The tube 376 is movable between center, first and second positions respectively corresponding to the center, first and second positions of the spool 360. In order to bias the spool 360 to the center or reference position, the apparatus 310 includes means for biasing the tube 376 to its center position. While various suitable biasing means can be used, in the illustrated construction, this means includes (see FIG. 12) a left washer 404 engageable with a retaining ring 406 on the tube 376 and with a shoulder 408 in the housing 312, a right washer 410 engageable with a retaining ring 412 on the tube 376 and with a shoulder 414 in the housing 312, and a spring 416 extending between the washers 404 and 410. In the illustrated construction, the shoulder 408 is formed by the bushing 450. The spring 416 biases the washers 404 and 410 against their respective housing shoulders 408 and 414 and the tube 376 is centered by engagement of the retaining rings 406 and 412 with their respective washers 404 and 410. When the tube 376 moves to the left, the right washer 410 moves with the tube 376 and compresses the spring 416. When the tube 376 moves to the right, the left washer 404 moves with the tube 376 and compresses the spring 416.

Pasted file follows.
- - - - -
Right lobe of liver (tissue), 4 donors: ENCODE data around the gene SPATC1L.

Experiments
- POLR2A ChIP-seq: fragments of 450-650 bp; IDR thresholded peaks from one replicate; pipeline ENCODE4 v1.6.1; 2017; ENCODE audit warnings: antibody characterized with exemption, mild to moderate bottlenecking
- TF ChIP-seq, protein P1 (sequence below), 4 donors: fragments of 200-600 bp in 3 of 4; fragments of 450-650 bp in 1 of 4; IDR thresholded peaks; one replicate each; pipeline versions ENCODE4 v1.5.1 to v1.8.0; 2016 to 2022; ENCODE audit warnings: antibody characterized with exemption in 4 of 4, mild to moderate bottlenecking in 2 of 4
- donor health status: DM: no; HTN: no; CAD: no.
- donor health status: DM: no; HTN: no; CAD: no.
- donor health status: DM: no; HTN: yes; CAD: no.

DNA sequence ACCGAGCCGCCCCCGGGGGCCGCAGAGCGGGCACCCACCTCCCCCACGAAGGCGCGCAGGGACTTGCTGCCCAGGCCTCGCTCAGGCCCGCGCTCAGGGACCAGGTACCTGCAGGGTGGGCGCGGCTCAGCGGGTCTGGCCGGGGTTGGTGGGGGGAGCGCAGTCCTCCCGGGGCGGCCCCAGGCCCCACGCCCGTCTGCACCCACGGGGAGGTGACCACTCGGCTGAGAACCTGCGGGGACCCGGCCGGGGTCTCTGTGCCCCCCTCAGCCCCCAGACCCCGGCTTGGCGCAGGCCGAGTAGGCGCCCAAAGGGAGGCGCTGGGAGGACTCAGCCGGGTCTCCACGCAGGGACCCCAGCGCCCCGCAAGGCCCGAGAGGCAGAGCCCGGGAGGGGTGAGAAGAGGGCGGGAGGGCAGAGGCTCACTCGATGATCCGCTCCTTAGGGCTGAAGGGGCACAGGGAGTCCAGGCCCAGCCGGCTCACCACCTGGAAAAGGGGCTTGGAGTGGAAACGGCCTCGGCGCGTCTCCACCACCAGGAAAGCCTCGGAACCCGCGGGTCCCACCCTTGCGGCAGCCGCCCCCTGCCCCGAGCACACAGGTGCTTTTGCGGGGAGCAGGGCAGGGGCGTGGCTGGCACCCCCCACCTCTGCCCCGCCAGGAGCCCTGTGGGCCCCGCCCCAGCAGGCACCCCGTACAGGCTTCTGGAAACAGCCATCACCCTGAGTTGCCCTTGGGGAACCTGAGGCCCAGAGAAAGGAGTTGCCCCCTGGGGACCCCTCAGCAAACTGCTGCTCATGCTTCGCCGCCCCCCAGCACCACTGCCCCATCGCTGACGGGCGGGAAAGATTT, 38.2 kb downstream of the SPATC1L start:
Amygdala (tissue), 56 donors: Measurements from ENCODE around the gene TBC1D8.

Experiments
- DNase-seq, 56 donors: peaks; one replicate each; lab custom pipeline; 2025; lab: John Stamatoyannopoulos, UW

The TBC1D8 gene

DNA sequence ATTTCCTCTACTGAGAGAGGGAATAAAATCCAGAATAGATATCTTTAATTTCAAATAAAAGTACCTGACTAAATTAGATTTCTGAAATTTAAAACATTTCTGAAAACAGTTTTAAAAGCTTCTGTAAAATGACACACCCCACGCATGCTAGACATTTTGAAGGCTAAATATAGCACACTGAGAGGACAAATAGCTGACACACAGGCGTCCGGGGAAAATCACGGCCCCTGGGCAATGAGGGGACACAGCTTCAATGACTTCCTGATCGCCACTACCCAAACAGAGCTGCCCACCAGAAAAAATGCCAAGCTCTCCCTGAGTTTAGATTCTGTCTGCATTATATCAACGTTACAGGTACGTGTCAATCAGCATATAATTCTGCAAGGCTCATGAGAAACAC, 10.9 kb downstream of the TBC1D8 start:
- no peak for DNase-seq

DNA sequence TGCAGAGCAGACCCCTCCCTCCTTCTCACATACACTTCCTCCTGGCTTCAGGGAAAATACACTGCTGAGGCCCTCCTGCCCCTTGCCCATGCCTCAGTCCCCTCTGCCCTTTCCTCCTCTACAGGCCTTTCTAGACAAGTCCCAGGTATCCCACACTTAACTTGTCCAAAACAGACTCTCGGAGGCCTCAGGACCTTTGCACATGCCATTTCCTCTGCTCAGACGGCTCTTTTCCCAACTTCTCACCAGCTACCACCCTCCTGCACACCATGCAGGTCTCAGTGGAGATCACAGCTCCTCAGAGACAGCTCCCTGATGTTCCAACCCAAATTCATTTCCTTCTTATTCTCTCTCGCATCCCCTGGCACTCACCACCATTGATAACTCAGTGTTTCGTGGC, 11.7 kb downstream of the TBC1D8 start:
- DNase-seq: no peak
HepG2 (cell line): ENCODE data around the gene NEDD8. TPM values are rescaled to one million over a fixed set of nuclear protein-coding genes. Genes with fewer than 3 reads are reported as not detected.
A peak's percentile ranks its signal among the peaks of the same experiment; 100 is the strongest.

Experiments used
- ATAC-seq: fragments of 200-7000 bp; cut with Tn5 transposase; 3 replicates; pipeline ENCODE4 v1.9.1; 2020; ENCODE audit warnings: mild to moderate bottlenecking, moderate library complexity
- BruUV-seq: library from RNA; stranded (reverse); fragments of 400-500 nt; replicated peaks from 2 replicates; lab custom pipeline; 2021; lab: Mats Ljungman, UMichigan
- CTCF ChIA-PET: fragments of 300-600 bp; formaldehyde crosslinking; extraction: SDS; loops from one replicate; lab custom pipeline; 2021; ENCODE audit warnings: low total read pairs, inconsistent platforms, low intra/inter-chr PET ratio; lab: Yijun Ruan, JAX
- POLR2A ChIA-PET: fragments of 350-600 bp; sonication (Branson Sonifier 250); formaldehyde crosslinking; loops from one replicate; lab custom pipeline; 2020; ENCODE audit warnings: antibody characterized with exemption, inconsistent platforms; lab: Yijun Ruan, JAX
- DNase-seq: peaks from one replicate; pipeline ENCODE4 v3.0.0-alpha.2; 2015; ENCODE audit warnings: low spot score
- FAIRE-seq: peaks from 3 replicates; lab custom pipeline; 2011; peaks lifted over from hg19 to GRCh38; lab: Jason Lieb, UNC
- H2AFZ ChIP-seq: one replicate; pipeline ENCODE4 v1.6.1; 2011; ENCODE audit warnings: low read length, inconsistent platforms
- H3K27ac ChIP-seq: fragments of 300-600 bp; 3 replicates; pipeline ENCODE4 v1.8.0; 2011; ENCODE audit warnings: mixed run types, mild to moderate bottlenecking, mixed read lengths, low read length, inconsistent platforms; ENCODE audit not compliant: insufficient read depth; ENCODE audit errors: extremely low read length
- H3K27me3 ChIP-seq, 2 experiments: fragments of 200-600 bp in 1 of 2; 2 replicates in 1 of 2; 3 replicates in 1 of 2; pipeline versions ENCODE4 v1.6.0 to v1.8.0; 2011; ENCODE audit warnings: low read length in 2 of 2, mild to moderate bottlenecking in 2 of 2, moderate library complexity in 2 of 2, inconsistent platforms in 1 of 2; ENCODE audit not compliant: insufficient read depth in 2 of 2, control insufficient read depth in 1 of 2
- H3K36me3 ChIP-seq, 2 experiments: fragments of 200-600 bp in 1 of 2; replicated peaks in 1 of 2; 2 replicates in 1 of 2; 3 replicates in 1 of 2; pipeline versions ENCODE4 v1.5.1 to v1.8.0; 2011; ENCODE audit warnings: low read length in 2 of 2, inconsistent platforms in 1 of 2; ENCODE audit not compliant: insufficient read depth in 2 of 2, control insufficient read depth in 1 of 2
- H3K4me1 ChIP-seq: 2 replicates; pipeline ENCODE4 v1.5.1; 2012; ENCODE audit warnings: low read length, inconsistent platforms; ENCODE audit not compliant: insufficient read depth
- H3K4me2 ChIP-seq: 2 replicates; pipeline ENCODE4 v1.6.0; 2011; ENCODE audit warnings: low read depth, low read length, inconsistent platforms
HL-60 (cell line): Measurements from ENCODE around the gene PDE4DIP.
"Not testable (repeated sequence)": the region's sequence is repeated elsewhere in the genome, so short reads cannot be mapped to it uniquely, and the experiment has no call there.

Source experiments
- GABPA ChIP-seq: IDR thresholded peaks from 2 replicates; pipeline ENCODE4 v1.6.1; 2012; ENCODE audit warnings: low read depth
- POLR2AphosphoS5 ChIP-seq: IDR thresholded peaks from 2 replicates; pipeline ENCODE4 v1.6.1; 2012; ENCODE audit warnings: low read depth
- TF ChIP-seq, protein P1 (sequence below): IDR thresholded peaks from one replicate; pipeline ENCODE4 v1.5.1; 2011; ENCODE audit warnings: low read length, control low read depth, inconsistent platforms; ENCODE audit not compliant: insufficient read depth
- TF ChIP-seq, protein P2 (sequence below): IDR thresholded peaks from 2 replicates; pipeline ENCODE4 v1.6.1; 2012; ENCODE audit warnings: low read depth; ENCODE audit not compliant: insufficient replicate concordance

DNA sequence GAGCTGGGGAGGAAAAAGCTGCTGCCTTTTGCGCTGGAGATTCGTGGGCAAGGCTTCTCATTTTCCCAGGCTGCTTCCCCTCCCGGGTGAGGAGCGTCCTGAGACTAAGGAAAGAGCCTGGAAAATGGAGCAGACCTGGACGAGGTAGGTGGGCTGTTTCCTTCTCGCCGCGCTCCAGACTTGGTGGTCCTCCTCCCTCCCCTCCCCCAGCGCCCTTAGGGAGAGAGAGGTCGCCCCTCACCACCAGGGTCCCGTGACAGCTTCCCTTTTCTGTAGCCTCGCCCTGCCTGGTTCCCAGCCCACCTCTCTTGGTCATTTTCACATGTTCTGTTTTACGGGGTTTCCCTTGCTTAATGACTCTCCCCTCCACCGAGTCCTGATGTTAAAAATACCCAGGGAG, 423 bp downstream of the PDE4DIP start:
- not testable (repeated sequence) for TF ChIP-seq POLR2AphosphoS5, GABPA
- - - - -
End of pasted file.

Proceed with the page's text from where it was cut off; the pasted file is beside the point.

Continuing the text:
The valve and cylinder apparatus 310 also includes means utilizing hydraulic fluid or oil from the spool bore 314 for lubricating the steering tube 376 within the second bore 330. While various suitable means can be used, in the illustrated construction, such means includes, in the housing 312, a third passageway 418 communicating between the spool bore 314 and the second bore 330. This is shown in FIG. 14.